TrophyCatch launches new, enhanced website for conservation-minded anglers
In preparation for season three of TrophyCatch, the Florida Fish and Wildlife Conservation Commission (FWC) launched a new and highly improved website to facilitate gathering data on Florida’s famed trophy largemouth bass and to reward anglers for releasing them alive.
TrophyCatch is an incentive-based conservation program designed for anglers who catch-and-release largemouth bass heavier than 8 pounds in Florida. There are three different tiers and two bonus categories offering the opportunity to win prizes:
- The Lunker Club (8-9.9 pounds) ̶ $100 in gift cards, a short-sleeve T-shirt, certificate and decal.
- The Trophy Club (10-12.9 pounds) ̶ $150 in gift cards, a short-sleeve T-shirt, certificate and decal.
- The Hall of Fame Club (greater than 13 pounds) ̶ a $500 fiberglass mount, $200 in gift cards, a duffel bag, hoodie and other apparel, Glen Lau DVD, certificate and decal, worth approximately $1,000.
- The biggest bass of the season wins a $3,000 championship ring from the American Outdoors Fund, and if it happens to come from a major water body in Osceola County, Experience Kissimmee chips in $10,000 in cash. The current leader is J. Morrell, with a 14-pound, 9-ounce bass caught and released on Lake Kingsley, last March.
- One lucky registered angler will win a $40,000 Phoenix bass boat, powered by Mercury Marine and equipped with a Power-Pole. Besides getting a chance at the boat just for registering, every verified catch provides 10 extra chances for the drawing, which is conducted at the end of the season. TrophyCatch seasons run from Oct. 1 to Sept. 30 each year.
“Anglers should carefully follow catch-and-release guidelines for these big bass and document the catch through a photograph of the entire bass on a scale with the weight clearly legible,” said Tom Champeau, director of the Division of Freshwater Fisheries Management. The new TrophyCatchFlorida.com website makes it easy to register and review the rules and prizing details. Anglers should remember to take a camera and scale, and perhaps a tape measure to document the catch quickly and safely before releasing it.
People then simply upload catch photos (up to five) or even an MP4 video clip up to 50 MB in size, complete a simple form and submit. Since this is a citizen-science program, properly verified data helps FWC biologists enhance, conserve and promote trophy bass fishing. This will ultimately benefit anglers, fishing-related businesses and local communities. Corporate partners, including Bass Pro Shops, Dick’s Sporting Goods, Rapala and Bass King Clothing, provide the rewards, in return for carefully documenting these catches and live-releasing them in the same water system where they were caught.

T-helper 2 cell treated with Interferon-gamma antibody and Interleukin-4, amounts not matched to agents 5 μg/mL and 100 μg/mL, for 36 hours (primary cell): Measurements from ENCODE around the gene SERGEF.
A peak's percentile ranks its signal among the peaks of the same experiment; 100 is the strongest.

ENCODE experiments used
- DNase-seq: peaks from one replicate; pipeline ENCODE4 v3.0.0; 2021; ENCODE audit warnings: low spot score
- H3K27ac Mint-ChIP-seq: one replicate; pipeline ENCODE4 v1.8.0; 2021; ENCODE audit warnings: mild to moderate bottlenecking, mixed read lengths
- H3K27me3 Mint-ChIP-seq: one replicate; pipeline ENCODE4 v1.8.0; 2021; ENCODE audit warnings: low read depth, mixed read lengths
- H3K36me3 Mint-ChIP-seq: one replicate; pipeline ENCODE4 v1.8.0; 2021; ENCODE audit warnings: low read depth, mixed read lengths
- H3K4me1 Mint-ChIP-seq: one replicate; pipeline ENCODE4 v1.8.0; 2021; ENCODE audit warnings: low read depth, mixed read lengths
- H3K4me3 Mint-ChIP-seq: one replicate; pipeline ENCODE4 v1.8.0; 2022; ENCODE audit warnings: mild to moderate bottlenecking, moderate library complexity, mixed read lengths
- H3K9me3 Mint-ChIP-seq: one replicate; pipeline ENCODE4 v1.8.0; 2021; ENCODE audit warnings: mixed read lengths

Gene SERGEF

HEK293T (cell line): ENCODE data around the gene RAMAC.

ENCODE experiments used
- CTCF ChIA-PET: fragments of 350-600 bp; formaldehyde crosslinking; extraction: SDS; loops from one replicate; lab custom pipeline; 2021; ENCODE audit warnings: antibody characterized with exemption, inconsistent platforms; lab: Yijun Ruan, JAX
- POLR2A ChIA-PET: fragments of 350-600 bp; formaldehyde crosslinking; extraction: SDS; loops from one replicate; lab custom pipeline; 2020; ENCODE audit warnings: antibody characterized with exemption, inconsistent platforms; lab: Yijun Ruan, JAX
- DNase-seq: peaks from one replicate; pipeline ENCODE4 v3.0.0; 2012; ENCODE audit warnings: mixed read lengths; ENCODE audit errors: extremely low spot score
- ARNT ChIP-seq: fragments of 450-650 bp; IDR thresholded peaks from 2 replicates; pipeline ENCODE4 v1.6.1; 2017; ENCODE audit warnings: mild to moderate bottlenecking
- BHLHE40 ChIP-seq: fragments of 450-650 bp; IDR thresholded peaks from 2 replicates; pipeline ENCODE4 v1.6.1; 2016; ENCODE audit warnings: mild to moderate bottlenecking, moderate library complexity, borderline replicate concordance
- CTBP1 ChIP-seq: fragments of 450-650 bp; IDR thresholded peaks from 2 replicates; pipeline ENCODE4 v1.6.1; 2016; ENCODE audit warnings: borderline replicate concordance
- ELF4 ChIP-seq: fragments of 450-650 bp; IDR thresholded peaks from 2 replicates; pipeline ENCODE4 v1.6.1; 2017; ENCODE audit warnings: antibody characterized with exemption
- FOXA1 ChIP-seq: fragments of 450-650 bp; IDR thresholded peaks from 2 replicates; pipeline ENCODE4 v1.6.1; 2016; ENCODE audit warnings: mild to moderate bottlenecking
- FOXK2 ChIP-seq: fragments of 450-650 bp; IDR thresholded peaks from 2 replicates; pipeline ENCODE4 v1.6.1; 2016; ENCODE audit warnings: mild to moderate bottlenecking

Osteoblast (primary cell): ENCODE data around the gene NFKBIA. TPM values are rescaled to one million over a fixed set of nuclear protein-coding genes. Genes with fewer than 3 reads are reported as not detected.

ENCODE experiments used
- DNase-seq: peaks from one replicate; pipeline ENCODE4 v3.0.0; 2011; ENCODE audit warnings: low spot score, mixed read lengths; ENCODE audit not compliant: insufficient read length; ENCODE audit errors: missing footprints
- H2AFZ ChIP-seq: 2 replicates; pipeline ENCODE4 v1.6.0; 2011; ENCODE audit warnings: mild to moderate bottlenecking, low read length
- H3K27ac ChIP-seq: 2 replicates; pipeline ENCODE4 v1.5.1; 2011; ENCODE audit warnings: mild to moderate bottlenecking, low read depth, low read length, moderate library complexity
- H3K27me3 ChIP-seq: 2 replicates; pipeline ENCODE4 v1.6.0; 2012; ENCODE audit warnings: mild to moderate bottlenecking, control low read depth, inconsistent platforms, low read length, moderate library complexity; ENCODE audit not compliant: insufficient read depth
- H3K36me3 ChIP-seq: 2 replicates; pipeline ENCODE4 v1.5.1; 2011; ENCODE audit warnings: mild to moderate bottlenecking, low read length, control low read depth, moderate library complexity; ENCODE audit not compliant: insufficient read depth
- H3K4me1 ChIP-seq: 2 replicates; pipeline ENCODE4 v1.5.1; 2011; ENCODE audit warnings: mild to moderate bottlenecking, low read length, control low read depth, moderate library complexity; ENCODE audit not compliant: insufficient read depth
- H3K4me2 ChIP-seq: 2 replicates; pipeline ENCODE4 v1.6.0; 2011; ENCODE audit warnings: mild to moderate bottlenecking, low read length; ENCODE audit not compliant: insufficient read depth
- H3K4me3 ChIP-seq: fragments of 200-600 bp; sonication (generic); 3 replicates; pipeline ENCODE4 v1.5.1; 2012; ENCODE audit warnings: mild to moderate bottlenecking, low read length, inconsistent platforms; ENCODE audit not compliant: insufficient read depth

This program provides extremely valuable data and encourages live-release of these older, female bass, so they can continue to challenge other anglers and spawn in their home waters.
The program began in October 2012, and the World Fishing Network was gracious and conservation-minded enough to create the first website free-of-charge. TrophyCatch continues to expand, going from a total of 1,941 registrants and 185 verified club winners in season 1 to 7,903 registrants and 798 winners through the first three-quarters of season 2. Similar growth is anticipated for season 3.
“With additional demands on the website and reward processing, and evolution of the Internet, the enhancements that our new partnership with Brandt Information Services brings are sure to be appreciated by TrophyCatch participants,” said KP Clements, the TrophyCatch director. Clements also encourages anglers to subscribe to YouTube.com/TrophyCatchFlorida and to “like” FaceBook.com/TrophyCatchFlorida to keep up with developments. The new website integrates these social media resources so that anglers can brag about their catches with their social networks.
The FWC encourages all anglers to check out the site, register to be automatically entered in the boat drawing and be prepared to catch-and-release largemouth bass. One never knows when or where a trophy bass will appear, but checking the gallery and catch records at TrophyCatchFlorida.com may enhance one’s opportunities. From Okeechobee, through the Kissimmee Chain of Lakes to Lake Talquin, trophies are being caught year-round, but trophy bass are also being caught on small local lakes and even golf course ponds. These places are accessible and good bets for opportunities to land a lunker.